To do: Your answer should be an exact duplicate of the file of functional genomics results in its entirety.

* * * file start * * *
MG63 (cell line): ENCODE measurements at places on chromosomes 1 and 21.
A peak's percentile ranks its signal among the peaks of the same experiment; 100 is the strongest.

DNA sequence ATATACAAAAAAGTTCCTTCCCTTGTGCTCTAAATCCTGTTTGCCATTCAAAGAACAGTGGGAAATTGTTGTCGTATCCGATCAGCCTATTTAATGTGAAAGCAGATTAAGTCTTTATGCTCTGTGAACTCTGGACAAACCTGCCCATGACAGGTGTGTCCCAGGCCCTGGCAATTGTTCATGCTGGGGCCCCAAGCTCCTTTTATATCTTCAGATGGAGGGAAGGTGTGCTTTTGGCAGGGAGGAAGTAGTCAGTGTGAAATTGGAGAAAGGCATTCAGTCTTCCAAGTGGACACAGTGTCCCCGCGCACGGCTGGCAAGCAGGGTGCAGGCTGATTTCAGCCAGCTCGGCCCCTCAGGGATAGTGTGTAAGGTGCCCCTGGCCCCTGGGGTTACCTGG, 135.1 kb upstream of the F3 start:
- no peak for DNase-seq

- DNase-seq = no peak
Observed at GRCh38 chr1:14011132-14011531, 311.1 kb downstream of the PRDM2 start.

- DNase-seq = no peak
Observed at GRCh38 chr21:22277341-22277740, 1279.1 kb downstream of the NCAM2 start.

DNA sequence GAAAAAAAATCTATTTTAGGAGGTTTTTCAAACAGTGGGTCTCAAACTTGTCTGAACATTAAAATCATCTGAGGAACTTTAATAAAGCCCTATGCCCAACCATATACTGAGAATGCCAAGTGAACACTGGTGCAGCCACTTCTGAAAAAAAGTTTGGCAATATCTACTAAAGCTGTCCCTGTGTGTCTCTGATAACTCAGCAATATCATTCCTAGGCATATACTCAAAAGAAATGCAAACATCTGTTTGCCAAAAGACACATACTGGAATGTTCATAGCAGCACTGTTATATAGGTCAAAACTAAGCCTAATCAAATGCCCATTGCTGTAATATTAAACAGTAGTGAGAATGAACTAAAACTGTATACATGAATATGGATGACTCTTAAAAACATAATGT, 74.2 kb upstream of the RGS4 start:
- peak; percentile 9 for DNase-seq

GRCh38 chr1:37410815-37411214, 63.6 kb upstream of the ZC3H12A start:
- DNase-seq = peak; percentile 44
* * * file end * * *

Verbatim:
MG63 (cell line): ENCODE measurements at places on chromosomes 1 and 21.
A peak's percentile ranks its signal among the peaks of the same experiment; 100 is the strongest.

DNA sequence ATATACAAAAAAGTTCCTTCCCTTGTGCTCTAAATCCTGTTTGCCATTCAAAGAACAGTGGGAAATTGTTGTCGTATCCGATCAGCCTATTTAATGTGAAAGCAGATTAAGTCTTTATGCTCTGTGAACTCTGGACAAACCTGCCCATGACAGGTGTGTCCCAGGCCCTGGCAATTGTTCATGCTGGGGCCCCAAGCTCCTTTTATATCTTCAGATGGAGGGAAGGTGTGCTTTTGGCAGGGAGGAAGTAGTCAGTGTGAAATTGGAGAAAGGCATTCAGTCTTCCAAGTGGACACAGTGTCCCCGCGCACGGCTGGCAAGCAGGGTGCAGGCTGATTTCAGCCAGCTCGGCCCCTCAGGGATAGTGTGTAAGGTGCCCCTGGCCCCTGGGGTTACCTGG, 135.1 kb upstream of the F3 start:
- no peak for DNase-seq

- DNase-seq = no peak
Observed at GRCh38 chr1:14011132-14011531, 311.1 kb downstream of the PRDM2 start.

- DNase-seq = no peak
Observed at GRCh38 chr21:22277341-22277740, 1279.1 kb downstream of the NCAM2 start.

DNA sequence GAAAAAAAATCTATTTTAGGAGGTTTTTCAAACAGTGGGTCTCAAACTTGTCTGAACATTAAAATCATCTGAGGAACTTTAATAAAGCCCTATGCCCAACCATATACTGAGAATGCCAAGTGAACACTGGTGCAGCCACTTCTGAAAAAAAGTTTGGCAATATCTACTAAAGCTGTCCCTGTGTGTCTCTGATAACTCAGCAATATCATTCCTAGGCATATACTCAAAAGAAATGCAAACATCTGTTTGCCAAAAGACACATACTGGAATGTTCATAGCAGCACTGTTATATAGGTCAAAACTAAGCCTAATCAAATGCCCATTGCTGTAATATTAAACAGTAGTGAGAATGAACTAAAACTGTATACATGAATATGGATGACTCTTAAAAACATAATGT, 74.2 kb upstream of the RGS4 start:
- peak; percentile 9 for DNase-seq

GRCh38 chr1:37410815-37411214, 63.6 kb upstream of the ZC3H12A start:
- DNase-seq = peak; percentile 44